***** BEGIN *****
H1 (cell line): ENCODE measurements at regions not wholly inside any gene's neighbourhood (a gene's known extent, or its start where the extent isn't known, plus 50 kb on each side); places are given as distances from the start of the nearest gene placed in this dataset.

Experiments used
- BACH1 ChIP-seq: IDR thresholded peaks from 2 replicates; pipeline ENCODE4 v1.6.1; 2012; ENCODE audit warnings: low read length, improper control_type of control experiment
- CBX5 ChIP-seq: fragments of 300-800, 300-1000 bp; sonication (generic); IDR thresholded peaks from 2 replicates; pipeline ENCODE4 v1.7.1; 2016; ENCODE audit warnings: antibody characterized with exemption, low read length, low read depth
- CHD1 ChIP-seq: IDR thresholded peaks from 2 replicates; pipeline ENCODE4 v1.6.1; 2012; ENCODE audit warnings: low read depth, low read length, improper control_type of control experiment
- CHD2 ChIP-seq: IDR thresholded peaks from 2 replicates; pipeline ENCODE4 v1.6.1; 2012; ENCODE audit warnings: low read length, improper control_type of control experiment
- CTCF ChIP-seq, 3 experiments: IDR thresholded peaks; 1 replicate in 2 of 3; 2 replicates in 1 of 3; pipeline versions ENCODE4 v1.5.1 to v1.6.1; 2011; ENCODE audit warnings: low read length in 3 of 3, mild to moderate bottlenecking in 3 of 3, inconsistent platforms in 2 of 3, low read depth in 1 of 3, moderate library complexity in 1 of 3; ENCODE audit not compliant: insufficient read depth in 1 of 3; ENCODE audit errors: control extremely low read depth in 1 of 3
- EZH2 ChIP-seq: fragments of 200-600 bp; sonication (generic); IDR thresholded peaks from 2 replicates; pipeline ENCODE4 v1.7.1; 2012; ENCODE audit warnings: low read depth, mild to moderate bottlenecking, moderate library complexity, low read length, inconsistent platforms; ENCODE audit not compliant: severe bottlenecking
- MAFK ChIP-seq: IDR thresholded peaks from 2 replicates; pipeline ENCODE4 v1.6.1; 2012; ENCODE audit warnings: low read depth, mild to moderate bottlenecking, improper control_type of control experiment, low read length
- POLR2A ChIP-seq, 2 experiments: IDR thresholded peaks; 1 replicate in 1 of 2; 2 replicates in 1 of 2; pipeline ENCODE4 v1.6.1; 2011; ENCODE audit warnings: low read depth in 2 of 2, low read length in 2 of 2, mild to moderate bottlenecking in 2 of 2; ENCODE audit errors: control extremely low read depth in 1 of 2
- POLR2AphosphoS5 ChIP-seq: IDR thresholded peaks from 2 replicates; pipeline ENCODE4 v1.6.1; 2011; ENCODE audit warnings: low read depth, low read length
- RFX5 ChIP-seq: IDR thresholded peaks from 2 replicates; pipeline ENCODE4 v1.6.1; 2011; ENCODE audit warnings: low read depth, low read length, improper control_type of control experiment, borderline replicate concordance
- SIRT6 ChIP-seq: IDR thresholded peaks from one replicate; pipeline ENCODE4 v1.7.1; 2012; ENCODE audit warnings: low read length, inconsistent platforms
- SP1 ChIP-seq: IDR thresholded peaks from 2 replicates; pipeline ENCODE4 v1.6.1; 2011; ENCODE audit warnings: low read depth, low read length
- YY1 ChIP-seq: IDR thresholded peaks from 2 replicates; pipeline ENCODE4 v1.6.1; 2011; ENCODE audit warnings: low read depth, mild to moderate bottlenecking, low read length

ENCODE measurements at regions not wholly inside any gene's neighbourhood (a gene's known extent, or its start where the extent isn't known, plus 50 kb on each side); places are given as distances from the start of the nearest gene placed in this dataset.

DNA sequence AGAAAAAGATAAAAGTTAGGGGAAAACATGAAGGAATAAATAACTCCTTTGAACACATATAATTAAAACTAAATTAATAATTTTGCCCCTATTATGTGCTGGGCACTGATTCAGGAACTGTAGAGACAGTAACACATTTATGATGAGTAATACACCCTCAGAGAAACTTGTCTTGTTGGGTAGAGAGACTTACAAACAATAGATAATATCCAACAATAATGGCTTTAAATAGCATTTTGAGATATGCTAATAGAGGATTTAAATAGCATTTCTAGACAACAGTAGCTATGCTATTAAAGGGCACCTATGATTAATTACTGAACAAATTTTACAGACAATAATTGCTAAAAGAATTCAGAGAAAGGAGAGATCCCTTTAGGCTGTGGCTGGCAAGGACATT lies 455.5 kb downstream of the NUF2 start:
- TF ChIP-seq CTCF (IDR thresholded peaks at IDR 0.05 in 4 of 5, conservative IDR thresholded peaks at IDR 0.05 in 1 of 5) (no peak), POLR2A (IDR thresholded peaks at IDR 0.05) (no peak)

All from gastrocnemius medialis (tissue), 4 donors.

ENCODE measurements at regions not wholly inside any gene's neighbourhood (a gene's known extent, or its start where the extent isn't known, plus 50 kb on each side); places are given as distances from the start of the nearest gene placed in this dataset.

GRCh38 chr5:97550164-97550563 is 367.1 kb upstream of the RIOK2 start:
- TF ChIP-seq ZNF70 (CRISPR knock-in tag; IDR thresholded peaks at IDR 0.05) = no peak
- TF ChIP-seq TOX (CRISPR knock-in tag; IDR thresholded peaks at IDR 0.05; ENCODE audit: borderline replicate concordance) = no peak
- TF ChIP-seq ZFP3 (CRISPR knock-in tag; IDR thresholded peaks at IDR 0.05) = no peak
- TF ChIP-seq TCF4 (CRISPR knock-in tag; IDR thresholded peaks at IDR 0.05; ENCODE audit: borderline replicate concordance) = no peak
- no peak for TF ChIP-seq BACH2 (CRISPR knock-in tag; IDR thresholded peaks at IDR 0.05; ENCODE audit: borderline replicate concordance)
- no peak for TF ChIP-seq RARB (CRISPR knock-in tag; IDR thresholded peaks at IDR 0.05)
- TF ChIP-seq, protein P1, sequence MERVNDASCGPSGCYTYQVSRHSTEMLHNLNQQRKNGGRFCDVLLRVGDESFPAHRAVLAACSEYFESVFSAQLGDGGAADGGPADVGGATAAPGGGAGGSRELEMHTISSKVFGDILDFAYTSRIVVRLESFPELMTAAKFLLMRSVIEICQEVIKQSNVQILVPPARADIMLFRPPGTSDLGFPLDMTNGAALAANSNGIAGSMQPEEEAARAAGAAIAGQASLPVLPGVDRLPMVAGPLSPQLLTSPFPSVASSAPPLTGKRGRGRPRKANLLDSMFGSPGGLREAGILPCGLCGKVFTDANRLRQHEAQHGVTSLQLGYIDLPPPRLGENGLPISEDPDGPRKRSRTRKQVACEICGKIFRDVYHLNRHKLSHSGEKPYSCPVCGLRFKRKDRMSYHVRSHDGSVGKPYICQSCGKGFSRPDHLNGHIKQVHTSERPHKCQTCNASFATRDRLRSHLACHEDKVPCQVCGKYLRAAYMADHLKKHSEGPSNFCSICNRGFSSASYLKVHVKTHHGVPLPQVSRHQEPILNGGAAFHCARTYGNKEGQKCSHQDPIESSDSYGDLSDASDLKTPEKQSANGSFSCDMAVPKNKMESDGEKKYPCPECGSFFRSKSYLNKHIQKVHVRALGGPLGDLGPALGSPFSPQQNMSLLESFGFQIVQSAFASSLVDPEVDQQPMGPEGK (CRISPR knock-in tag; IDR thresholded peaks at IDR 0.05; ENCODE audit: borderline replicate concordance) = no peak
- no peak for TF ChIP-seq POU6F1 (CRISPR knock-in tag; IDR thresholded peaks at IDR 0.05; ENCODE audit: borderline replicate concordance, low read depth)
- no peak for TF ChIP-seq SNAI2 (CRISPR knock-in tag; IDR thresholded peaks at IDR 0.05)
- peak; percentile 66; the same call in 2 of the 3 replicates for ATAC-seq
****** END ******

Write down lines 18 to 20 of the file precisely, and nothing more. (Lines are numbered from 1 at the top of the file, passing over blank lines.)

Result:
- TF ChIP-seq CTCF (IDR thresholded peaks at IDR 0.05 in 4 of 5, conservative IDR thresholded peaks at IDR 0.05 in 1 of 5) (no peak), POLR2A (IDR thresholded peaks at IDR 0.05) (no peak)

All from gastrocnemius medialis (tissue), 4 donors.

ENCODE measurements at regions not wholly inside any gene's neighbourhood (a gene's known extent, or its start where the extent isn't known, plus 50 kb on each side); places are given as distances from the start of the nearest gene placed in this dataset.